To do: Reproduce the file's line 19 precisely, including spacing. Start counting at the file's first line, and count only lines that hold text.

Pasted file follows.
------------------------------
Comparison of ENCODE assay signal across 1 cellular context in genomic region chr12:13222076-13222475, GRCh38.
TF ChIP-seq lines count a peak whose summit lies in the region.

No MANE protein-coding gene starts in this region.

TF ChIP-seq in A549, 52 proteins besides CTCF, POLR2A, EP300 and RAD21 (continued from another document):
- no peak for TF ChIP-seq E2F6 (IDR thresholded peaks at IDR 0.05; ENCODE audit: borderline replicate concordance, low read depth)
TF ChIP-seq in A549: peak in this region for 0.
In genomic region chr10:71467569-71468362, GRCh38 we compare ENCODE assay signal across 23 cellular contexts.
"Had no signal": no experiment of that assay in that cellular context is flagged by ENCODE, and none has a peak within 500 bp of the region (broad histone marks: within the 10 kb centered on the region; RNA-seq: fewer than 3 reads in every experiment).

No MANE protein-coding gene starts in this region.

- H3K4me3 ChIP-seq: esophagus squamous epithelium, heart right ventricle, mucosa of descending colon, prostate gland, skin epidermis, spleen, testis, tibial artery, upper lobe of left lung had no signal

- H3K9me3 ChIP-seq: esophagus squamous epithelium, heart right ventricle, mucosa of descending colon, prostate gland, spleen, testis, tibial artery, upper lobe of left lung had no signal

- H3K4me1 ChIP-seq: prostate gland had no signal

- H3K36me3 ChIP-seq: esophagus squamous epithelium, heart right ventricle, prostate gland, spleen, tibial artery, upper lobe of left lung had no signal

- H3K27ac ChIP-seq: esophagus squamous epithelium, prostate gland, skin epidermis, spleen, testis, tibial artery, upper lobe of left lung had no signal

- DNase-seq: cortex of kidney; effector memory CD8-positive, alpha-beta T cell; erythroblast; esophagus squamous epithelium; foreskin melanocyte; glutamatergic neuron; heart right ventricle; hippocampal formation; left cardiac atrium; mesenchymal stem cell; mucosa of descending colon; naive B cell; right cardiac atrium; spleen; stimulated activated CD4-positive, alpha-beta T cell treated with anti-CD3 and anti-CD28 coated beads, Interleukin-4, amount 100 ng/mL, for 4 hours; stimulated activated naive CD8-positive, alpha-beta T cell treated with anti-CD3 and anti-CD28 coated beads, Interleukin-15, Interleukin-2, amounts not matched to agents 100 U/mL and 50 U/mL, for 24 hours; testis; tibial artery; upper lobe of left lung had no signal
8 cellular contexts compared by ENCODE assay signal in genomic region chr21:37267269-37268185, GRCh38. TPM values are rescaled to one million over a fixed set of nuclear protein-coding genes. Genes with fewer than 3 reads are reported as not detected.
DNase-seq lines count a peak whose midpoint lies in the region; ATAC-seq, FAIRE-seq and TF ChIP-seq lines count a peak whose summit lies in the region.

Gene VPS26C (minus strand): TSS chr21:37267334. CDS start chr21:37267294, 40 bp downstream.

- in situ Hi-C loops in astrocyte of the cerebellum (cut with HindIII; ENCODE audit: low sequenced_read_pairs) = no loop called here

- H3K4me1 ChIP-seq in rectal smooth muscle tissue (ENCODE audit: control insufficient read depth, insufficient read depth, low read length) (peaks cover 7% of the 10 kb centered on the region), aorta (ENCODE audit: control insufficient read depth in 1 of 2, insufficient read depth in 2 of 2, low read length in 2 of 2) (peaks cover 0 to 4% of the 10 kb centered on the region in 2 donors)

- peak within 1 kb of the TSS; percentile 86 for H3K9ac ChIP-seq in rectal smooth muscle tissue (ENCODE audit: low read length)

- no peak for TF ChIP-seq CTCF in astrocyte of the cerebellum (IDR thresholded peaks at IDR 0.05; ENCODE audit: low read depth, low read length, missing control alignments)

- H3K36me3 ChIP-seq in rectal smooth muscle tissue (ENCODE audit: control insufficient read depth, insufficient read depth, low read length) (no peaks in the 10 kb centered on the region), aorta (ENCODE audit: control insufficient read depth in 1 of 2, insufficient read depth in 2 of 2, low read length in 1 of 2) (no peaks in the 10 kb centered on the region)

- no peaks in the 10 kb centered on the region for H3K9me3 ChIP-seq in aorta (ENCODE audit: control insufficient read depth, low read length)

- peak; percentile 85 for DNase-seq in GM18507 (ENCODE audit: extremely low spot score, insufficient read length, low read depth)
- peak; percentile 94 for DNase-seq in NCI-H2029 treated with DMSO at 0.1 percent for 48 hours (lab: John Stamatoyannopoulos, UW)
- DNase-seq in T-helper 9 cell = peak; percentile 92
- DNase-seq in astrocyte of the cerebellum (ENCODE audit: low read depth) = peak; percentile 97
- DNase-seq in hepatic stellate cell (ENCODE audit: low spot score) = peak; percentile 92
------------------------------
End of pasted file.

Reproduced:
- in situ Hi-C loops in astrocyte of the cerebellum (cut with HindIII; ENCODE audit: low sequenced_read_pairs) = no loop called here